Winter weather is upon us once more. There’s no use denying it. I don’t even need to see the flurries falling before my eyes, I can tell just by the change in driving behavior of the motorists around me.
I’m all for exercising caution this time of year, don’t get me wrong. Driving in the winter months can be dicey. There is the potential for all kinds of hazardous conditions. This time of year, the bogeyman’s got nothing on black ice. My favorite is that frozen slushy mess which loves to take your tires.
But there are some who take “caution” to the extreme. We’ve all been there, stuck behind someone going 15 to 20 miles below the speed limit when the roads are dry and clear. I try to temper my first response, giving them the benefit of the doubt. Maybe they need new tires, I think, as I try to repress the urge to scream bloody murder. But really, it’s because the worst drivers on the road don’t change their stripes.
This morning, as I left my house in the hinterland of – as one of my fbook friends like to call it – Southwest Tyner, I wasn’t sure what the roads would be like. The rain which plagued us all day yesterday had finally stopped, and fine flakes of snow were falling. I hadn’t heard the tell-tale rattle and scrape of the plow truck. So crossing my fingers, I pulled out onto my lonely little county road, fearing the worst but hoping for the best. I was pleasantly surprised, as it turned out. And it was easy going up and down my hilly trek to Route 12. The state highway itself was completely clear.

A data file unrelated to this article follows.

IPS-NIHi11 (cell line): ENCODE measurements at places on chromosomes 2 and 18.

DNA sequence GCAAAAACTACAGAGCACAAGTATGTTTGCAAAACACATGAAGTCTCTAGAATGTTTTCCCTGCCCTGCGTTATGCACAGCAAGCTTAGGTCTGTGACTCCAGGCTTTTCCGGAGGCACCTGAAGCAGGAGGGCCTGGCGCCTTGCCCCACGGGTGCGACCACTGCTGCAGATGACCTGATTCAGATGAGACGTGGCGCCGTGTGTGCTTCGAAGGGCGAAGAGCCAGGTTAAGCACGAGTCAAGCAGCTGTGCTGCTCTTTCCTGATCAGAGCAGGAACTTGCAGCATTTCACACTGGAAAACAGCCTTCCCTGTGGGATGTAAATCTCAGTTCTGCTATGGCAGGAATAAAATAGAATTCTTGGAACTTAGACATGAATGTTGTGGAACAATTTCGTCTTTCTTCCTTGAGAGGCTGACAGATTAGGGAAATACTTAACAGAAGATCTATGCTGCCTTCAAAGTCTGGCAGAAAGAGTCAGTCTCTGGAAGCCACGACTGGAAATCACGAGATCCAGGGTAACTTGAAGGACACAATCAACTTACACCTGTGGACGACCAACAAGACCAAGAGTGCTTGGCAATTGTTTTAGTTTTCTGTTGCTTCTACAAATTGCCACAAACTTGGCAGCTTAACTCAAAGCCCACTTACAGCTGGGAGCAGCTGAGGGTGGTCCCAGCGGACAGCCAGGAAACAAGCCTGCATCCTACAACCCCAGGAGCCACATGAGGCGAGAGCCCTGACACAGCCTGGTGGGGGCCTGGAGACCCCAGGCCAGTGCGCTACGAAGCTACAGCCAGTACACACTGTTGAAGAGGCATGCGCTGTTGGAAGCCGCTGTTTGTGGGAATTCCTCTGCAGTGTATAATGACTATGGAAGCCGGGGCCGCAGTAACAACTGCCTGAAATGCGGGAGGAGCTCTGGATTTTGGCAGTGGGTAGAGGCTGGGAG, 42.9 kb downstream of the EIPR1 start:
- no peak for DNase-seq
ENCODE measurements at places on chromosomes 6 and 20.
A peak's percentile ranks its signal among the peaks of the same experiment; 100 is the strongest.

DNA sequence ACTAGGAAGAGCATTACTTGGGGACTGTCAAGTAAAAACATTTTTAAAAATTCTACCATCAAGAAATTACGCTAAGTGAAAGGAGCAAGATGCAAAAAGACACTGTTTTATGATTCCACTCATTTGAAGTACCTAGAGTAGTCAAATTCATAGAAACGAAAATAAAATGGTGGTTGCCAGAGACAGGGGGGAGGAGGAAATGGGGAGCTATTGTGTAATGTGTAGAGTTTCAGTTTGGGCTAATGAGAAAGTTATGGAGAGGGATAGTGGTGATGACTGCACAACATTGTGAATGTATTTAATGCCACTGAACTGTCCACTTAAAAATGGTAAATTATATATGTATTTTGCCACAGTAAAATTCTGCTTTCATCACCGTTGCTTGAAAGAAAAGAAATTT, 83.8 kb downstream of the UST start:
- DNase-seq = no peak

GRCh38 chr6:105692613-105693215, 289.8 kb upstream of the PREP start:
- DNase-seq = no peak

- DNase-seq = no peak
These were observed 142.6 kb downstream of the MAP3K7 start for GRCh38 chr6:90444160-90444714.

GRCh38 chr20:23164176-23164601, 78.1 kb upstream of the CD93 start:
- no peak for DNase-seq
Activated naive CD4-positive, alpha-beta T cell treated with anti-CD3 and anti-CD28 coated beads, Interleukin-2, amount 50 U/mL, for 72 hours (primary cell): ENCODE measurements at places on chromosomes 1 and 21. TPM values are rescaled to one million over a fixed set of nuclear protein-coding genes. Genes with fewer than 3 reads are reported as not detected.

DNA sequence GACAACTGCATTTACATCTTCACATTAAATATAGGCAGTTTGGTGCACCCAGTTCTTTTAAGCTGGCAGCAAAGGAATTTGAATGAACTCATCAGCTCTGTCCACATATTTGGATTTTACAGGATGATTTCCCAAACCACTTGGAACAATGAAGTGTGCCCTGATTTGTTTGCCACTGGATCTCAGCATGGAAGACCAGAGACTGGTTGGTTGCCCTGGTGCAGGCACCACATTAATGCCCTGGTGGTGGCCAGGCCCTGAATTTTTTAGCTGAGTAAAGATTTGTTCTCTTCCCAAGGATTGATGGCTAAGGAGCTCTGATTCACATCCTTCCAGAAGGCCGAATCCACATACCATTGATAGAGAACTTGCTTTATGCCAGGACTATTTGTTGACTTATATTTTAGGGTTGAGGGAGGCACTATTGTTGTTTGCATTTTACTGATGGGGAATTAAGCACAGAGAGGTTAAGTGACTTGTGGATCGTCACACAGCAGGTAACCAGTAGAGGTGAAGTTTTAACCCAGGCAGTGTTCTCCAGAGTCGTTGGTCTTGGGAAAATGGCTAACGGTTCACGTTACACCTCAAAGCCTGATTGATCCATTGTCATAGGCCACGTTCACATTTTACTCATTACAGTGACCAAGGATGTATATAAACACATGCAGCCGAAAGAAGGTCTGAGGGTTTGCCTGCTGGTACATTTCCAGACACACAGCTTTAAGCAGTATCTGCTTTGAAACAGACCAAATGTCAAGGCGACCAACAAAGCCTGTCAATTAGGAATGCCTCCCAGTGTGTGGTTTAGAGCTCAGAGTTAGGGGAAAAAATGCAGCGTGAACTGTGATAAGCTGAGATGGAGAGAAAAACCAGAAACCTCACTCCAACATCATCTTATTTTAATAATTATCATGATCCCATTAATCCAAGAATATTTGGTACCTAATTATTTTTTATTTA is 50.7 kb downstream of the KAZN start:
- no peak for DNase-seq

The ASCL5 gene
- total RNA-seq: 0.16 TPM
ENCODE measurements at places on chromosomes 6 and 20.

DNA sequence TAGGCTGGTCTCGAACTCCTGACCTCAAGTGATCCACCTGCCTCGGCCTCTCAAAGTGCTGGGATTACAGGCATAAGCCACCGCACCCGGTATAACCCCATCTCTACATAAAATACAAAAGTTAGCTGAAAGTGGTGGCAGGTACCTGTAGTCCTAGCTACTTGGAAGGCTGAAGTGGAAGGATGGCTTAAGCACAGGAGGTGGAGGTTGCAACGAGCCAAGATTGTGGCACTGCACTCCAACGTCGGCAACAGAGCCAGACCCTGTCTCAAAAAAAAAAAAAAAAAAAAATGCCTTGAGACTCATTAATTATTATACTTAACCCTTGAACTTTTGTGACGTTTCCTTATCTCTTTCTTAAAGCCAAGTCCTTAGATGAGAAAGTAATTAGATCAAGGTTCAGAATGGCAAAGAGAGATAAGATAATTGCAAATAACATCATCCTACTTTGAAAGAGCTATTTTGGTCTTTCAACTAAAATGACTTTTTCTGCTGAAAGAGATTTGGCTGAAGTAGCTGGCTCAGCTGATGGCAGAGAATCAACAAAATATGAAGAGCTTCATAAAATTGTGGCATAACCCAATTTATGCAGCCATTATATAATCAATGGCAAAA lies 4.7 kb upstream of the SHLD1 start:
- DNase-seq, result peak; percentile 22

Although not everyone got that memo, apparently.
As I learned as I headed North out of Oxford after making my usual morning stop at Blueox to get the morning papers.
At first, I thought the driver of the mid-sized sedan in front of me was preparing to make a turn. I mean, how else could you explain the fact that it was going 35 in a 55. But I was wrong, oh so wrong.
Cursing the commuting gods, I watched cars line up behind me as one passing zone after another passed us by without a clear opportunity to pull around the “grandma” in front of me. Soon, it looked like a string of fairy lights were strung out through the pre-dawn countryside. It made me want to weep, but not with Christmas joy.
Then, as our procession approached the Halfway House bridge, something truly extraordinary happened: Another car pulled out in front of our “leader.” Going even slower. Something I honestly didn’t think was even possible. Proof, I guess, that no matter how untenable a situation is, it can always get worse.
What was remarkable, though, was our lead car’s reaction to the one who cut him (I never did get a good look, so I’m arbitrarily picking a gender) off. In a split second the driver was transformed from “grandma” to “tailgater,” riding the bumper of the interloper. He stuck with it, too, even after the offender sped up to a much more respectable 50.
Even better, though, was when we crossed into the City of Norwich limits. While I obediently slowed in accordance with the posted speed limit, this guy did no such thing. In fact, it was like he finally remembered which pedal was the accelerator. He waited until he was in the 30 mile an hour zone before finally giving it some gas. Leaving me, back in the dust, shaking my head.
I’d rather deal with winter driving conditions than bad drivers any day of the week. Because if I had to hazard a guess, I’d say there’s a strong chance the latter poses as much of a threat on the roads as the former. Not to mention the years shaved off our lives by all that aggravation.
Drive safe. (i.e. not like this guy.)
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